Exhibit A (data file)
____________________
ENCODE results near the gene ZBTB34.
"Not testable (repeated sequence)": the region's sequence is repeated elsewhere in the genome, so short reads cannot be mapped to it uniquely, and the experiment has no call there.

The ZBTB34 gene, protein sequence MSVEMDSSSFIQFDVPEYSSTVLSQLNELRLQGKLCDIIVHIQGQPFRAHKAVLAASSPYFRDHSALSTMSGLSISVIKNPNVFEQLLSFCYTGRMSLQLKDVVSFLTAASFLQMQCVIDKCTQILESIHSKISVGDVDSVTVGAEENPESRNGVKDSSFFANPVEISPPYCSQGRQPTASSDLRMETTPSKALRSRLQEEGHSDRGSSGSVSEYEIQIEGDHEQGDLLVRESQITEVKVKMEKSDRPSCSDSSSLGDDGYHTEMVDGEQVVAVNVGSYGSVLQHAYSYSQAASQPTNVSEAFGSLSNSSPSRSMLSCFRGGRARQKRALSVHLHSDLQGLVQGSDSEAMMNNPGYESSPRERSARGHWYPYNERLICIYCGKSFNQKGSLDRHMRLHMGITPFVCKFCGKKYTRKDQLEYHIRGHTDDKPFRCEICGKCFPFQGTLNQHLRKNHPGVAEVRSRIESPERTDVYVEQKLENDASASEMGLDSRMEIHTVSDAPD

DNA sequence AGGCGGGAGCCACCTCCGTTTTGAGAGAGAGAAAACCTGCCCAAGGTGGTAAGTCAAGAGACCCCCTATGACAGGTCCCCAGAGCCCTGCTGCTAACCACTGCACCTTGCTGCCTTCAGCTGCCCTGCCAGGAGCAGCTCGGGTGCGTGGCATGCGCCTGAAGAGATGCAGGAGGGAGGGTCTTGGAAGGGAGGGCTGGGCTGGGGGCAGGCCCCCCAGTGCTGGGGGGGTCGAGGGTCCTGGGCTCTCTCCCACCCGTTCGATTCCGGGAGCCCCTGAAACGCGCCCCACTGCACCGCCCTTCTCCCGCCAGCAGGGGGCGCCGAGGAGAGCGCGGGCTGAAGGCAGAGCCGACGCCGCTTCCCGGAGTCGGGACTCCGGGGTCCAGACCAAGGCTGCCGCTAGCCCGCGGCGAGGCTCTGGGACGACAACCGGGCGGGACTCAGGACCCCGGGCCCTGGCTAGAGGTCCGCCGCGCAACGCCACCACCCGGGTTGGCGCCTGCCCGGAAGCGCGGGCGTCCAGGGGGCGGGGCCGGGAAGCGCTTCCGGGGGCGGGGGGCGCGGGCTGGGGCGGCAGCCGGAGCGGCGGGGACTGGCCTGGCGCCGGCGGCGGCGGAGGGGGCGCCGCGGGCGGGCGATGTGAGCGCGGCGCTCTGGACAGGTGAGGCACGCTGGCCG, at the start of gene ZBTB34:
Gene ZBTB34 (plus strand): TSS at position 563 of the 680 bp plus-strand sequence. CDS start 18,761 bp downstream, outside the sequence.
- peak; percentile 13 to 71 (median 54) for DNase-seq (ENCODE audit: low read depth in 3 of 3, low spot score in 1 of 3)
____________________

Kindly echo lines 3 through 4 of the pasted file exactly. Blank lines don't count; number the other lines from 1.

The ZBTB34 gene, protein sequence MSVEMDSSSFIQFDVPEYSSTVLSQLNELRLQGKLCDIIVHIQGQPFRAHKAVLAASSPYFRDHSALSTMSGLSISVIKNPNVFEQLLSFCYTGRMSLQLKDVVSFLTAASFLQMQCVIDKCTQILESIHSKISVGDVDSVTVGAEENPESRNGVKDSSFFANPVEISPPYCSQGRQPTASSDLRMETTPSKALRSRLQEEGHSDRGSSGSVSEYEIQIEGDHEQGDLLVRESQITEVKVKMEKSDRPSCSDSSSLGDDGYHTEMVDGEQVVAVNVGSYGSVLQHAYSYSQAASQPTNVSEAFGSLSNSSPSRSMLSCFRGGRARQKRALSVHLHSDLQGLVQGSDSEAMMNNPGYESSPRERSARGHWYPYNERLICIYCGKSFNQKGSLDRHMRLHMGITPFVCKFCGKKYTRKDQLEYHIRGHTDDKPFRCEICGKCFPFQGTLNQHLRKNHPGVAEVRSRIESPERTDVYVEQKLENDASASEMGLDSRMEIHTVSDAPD

DNA sequence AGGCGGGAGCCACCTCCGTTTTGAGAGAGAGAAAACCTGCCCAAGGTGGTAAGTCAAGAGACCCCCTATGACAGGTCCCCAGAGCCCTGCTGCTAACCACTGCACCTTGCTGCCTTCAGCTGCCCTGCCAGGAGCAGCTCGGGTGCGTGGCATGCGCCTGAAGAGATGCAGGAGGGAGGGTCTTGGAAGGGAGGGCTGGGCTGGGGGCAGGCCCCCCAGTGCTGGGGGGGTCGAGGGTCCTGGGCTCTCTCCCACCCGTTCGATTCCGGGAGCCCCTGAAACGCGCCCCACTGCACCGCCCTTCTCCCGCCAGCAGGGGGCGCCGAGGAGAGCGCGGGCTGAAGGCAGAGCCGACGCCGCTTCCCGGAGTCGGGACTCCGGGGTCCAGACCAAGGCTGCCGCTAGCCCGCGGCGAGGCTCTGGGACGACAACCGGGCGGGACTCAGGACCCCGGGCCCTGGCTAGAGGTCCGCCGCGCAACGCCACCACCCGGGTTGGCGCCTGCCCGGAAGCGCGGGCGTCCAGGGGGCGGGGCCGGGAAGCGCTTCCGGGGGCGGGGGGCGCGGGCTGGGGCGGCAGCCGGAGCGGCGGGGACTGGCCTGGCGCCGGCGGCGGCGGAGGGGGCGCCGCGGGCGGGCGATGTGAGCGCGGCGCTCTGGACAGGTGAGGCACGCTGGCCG, at the start of gene ZBTB34: